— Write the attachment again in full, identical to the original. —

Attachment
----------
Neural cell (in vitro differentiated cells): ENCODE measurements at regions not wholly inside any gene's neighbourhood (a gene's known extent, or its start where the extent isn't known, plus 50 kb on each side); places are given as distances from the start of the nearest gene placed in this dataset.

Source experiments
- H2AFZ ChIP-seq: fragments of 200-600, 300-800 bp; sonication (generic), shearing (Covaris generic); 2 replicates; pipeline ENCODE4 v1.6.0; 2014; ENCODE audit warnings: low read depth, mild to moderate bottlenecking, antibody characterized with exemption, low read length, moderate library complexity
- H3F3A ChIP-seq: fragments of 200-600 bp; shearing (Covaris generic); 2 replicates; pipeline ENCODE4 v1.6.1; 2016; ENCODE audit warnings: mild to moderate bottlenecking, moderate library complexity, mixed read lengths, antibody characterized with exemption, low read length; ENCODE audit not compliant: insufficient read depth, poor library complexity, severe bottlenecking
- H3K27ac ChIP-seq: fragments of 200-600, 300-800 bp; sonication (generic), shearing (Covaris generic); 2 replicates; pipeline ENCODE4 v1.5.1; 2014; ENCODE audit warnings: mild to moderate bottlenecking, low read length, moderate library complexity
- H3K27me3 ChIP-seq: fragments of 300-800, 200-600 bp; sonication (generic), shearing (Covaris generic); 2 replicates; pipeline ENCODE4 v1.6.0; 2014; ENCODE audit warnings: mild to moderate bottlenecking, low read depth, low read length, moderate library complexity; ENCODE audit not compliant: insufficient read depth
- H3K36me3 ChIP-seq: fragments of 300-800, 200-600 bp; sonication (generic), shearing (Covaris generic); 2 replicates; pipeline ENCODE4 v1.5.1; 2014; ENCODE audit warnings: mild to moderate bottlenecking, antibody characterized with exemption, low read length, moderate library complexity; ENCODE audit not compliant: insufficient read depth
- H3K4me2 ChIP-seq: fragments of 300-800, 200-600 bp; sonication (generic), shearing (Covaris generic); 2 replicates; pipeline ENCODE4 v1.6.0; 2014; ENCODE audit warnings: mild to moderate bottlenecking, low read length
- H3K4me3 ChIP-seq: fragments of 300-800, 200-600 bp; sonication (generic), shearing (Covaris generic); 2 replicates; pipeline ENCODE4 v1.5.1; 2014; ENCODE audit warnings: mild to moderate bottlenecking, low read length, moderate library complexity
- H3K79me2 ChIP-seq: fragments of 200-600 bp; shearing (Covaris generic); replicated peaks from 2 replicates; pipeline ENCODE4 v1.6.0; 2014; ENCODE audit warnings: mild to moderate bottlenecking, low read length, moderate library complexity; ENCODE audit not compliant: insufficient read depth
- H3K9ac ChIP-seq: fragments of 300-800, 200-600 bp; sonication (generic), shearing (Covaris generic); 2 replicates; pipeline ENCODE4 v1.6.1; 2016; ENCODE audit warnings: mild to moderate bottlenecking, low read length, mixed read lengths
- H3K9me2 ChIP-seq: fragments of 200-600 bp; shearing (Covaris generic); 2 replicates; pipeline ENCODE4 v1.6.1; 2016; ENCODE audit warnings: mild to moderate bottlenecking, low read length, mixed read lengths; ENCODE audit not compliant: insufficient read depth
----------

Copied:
Neural cell (in vitro differentiated cells): ENCODE measurements at regions not wholly inside any gene's neighbourhood (a gene's known extent, or its start where the extent isn't known, plus 50 kb on each side); places are given as distances from the start of the nearest gene placed in this dataset.

Source experiments
- H2AFZ ChIP-seq: fragments of 200-600, 300-800 bp; sonication (generic), shearing (Covaris generic); 2 replicates; pipeline ENCODE4 v1.6.0; 2014; ENCODE audit warnings: low read depth, mild to moderate bottlenecking, antibody characterized with exemption, low read length, moderate library complexity
- H3F3A ChIP-seq: fragments of 200-600 bp; shearing (Covaris generic); 2 replicates; pipeline ENCODE4 v1.6.1; 2016; ENCODE audit warnings: mild to moderate bottlenecking, moderate library complexity, mixed read lengths, antibody characterized with exemption, low read length; ENCODE audit not compliant: insufficient read depth, poor library complexity, severe bottlenecking
- H3K27ac ChIP-seq: fragments of 200-600, 300-800 bp; sonication (generic), shearing (Covaris generic); 2 replicates; pipeline ENCODE4 v1.5.1; 2014; ENCODE audit warnings: mild to moderate bottlenecking, low read length, moderate library complexity
- H3K27me3 ChIP-seq: fragments of 300-800, 200-600 bp; sonication (generic), shearing (Covaris generic); 2 replicates; pipeline ENCODE4 v1.6.0; 2014; ENCODE audit warnings: mild to moderate bottlenecking, low read depth, low read length, moderate library complexity; ENCODE audit not compliant: insufficient read depth
- H3K36me3 ChIP-seq: fragments of 300-800, 200-600 bp; sonication (generic), shearing (Covaris generic); 2 replicates; pipeline ENCODE4 v1.5.1; 2014; ENCODE audit warnings: mild to moderate bottlenecking, antibody characterized with exemption, low read length, moderate library complexity; ENCODE audit not compliant: insufficient read depth
- H3K4me2 ChIP-seq: fragments of 300-800, 200-600 bp; sonication (generic), shearing (Covaris generic); 2 replicates; pipeline ENCODE4 v1.6.0; 2014; ENCODE audit warnings: mild to moderate bottlenecking, low read length
- H3K4me3 ChIP-seq: fragments of 300-800, 200-600 bp; sonication (generic), shearing (Covaris generic); 2 replicates; pipeline ENCODE4 v1.5.1; 2014; ENCODE audit warnings: mild to moderate bottlenecking, low read length, moderate library complexity
- H3K79me2 ChIP-seq: fragments of 200-600 bp; shearing (Covaris generic); replicated peaks from 2 replicates; pipeline ENCODE4 v1.6.0; 2014; ENCODE audit warnings: mild to moderate bottlenecking, low read length, moderate library complexity; ENCODE audit not compliant: insufficient read depth
- H3K9ac ChIP-seq: fragments of 300-800, 200-600 bp; sonication (generic), shearing (Covaris generic); 2 replicates; pipeline ENCODE4 v1.6.1; 2016; ENCODE audit warnings: mild to moderate bottlenecking, low read length, mixed read lengths
- H3K9me2 ChIP-seq: fragments of 200-600 bp; shearing (Covaris generic); 2 replicates; pipeline ENCODE4 v1.6.1; 2016; ENCODE audit warnings: mild to moderate bottlenecking, low read length, mixed read lengths; ENCODE audit not compliant: insufficient read depth